A dozen students had the chance to broaden their knowledge and skills in special education during a three-week study abroad trip in New Zealand and Australia this summer. Offered for the first time, the trip was designed to let students expand their definitions of special education and individuals with special needs.
"So often when students think 'teacher,' they think academically. It's more than teaching core subjects, but teaching life skills and how to treat students as individuals and with compassion," says trip organizer Pamela Peak, senior lecturer in educational psychology in UNT's College of Education.
UNT students worked side by side with faculty while immersing themselves in a variety of special education settings in the New Zealand cities of Wellington, Kaikoura and Christchurch, and at the Wairoa School and Royal Institute for Deaf and Blind Children in Sydney, Australia.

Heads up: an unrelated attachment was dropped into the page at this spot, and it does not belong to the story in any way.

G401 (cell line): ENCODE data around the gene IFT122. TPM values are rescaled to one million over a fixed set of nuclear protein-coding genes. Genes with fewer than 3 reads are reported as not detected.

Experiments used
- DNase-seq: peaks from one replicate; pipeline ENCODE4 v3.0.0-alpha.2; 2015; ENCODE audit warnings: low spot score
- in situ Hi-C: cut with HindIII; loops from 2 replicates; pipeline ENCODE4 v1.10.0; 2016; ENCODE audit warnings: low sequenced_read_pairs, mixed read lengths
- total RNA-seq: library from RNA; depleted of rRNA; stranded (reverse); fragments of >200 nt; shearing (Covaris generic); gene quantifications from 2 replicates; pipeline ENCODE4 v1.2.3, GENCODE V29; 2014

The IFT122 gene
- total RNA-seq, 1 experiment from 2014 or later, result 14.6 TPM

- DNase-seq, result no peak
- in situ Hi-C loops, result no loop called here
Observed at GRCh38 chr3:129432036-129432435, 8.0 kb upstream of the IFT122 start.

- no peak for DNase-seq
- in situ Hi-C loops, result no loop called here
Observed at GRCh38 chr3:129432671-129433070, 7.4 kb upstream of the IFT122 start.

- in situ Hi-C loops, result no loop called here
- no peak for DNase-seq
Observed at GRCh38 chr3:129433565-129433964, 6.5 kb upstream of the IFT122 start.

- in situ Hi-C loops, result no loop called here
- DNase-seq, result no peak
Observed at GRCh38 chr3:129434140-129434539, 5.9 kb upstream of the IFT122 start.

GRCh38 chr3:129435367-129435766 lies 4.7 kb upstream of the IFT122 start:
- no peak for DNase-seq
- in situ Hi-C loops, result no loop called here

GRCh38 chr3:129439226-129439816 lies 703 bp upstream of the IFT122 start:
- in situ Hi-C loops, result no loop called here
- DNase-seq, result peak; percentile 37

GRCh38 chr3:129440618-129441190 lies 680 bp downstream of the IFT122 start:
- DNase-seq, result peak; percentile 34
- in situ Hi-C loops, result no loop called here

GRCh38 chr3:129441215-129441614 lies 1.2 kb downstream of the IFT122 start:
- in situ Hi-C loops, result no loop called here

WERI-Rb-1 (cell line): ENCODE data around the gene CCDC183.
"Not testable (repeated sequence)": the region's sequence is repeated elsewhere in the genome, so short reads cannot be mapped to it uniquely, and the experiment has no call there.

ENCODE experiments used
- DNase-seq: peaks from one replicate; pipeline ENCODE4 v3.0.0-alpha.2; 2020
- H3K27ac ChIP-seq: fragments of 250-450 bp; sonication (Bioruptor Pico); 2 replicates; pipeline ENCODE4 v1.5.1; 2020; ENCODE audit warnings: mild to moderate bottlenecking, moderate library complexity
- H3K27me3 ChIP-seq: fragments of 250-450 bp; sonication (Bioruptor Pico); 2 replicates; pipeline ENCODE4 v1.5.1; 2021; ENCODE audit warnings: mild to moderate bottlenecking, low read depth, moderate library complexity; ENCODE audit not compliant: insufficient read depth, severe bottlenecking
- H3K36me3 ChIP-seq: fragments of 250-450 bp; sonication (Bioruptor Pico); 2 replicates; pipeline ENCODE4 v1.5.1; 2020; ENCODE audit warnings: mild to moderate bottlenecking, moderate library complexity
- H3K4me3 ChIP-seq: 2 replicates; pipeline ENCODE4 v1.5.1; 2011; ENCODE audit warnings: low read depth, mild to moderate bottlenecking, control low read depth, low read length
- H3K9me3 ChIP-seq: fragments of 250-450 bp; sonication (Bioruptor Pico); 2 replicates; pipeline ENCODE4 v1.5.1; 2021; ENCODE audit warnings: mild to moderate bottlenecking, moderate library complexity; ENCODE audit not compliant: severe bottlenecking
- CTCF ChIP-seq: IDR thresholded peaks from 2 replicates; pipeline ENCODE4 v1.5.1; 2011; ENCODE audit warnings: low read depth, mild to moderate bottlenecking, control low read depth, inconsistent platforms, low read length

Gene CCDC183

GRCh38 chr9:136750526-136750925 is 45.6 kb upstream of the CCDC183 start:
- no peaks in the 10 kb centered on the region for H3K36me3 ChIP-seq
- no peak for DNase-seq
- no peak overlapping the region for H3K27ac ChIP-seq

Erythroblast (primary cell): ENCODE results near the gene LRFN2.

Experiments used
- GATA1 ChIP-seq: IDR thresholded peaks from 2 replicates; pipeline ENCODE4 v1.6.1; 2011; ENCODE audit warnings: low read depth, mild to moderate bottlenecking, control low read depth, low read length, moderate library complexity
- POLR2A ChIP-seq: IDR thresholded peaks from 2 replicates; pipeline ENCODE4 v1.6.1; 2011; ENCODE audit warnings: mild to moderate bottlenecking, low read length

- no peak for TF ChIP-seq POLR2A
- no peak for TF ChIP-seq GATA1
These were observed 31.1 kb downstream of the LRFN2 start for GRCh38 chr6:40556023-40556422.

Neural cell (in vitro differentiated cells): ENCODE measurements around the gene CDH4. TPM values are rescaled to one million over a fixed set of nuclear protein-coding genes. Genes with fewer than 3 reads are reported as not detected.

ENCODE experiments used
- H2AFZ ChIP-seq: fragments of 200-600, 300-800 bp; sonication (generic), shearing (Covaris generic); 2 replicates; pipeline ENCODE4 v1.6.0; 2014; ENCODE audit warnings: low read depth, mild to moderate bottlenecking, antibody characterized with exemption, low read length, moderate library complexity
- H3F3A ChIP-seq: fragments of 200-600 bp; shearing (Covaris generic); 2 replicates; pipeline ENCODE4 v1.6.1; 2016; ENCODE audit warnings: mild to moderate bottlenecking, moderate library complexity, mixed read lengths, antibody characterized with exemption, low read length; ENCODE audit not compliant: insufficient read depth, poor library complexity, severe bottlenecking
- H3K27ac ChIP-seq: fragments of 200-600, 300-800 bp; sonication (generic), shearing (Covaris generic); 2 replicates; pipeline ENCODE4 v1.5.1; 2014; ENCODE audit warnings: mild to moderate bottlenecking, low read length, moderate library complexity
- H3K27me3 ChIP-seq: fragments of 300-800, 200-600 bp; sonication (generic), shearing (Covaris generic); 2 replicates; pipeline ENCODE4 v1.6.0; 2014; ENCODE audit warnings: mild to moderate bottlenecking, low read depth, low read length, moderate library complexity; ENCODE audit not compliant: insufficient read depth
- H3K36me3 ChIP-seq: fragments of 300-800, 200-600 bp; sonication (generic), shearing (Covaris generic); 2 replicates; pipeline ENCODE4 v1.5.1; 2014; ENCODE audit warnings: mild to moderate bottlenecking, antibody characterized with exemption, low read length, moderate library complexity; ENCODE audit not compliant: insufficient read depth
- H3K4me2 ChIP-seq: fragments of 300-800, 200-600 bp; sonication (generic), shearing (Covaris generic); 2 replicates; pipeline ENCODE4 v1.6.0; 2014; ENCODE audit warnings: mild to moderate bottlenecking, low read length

"Students with disabilities have specific needs and desires that must be met throughout their lives," Peak says.
Throughout the trip, UNT students participated with people with special needs in community activities including grocery shopping, equine therapy and exercising at the local gym. They also partnered with clients at an adult day program, interacted with children attending special schools and participated in lectures led by faculty at local universities.
"It was a unique opportunity for our students to compare special education in those countries to what we do here in the United States," says Peak, who conducted research about the immediate impact of a study abroad program on student learning outcomes throughout the trip.
Peak will host the trip again next year, June 6-29. Learn more at studyabroad.unt.edu.